Tips for installing underfloor heating

Consider these key points before installing underfloor heating to avoid costly mistakes.

TODO alt text

Consider these key points before installing to avoid costly mistakes.

Reduce heat loss

Before adding underfloor heating (UFH), look at improving the energy efficiency of your home. Measures such as double glazing, and loft and cavity wall insulation, will reduce the amount of heat lost, while a ground- or air-source heat pump will lower the running costs of the system. Once UFH is installed, you’ll be able to run it at a low, constant temperature to create a comfortable environment, while reducing energy bills.

Think about head-height

Many UFH systems will need some floor-height build-up, requiring excavation works. Alternatively, a retrofit product can be fitted between joists and have existing flooring laid on top, with as little as a 15mm build-up compared to 50mm of a standard system. ‘In a period cottage with low ceilings or beams, any increase in floor level can be a problem,’ explains Heather Oliver, product development manager at NuHeat. ‘Shop around for the lowest build-up products to ensure that valuable space isn’t lost.’

Benefit from dual heating

‘It’s a common misconception that you can’t use UFH in just one room of the house. Because both UFH and radiators run off hot water, you can easily mix and match them in the home,’ explains Chris Ingram, spokesperson for Ask for Underfloor. ‘You could fit UFH in rooms that typically have colder floor surfaces, such as kitchens and bathrooms, and have standard radiators elsewhere.’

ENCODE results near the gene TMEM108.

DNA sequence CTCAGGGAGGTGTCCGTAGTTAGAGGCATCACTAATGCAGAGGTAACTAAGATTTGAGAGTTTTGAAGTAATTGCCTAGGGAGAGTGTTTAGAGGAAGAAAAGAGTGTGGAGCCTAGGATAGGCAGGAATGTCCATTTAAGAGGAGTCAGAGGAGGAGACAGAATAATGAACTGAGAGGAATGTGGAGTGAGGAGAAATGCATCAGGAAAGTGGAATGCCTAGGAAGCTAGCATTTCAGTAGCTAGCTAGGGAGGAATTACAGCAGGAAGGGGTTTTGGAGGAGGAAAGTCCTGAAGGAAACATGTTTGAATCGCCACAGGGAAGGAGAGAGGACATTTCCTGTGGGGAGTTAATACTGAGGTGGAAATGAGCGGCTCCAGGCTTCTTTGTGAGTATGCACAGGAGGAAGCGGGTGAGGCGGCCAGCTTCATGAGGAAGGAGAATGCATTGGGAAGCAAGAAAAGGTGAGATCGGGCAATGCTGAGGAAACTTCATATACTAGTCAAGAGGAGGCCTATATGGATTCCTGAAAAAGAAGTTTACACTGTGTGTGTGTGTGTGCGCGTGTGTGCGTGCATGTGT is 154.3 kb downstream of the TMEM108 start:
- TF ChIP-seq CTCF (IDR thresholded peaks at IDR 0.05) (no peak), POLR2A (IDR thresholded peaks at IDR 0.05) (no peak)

UFH is a great choice for large, open-plan areas or in new extensions, as the heat will circulate around the whole space. ‘It could be that UFH manages for 99 per cent of the year and a small supplementary wood-burner provides extra heat in very cold weather,’ says Heather Oliver.

Choose the right type Water-based UFH systems can be installed in most homes, and are compatible with the majority of floor coverings, including wood, vinyl and carpet. There are three main types:

  • Screed/solid floor: set within the construction of the floor and held with a layer of screed. Ideal for extensions or major renovations.
  • Joisted: fits between layers of the flooring and can be installed from above or below and held in place by a metal heat diffuser plate. Best for older homes and loft conversions.
  • Floating: uses a metal heat diffuser plate or foil over a polystyrene panel to hold the tubes, or they are held in a pre-routed panel. Best for retrofitting in kitchens and bathrooms. Electric UFH is another option that can usually be retrofitted quite easily. Quick to heat up, the systems work well in small spaces but can be costly to run long-term over large areas. 

Useful contacts

Featured image: A low-profile UFH solution for renovation projects, LoProMax can be easily installed over an existing floor and includes a specialist self-levelling compound that is ready for floor coverings after just 72 hours. Prices start from £820 per pack covering 4m² at Nu-Heat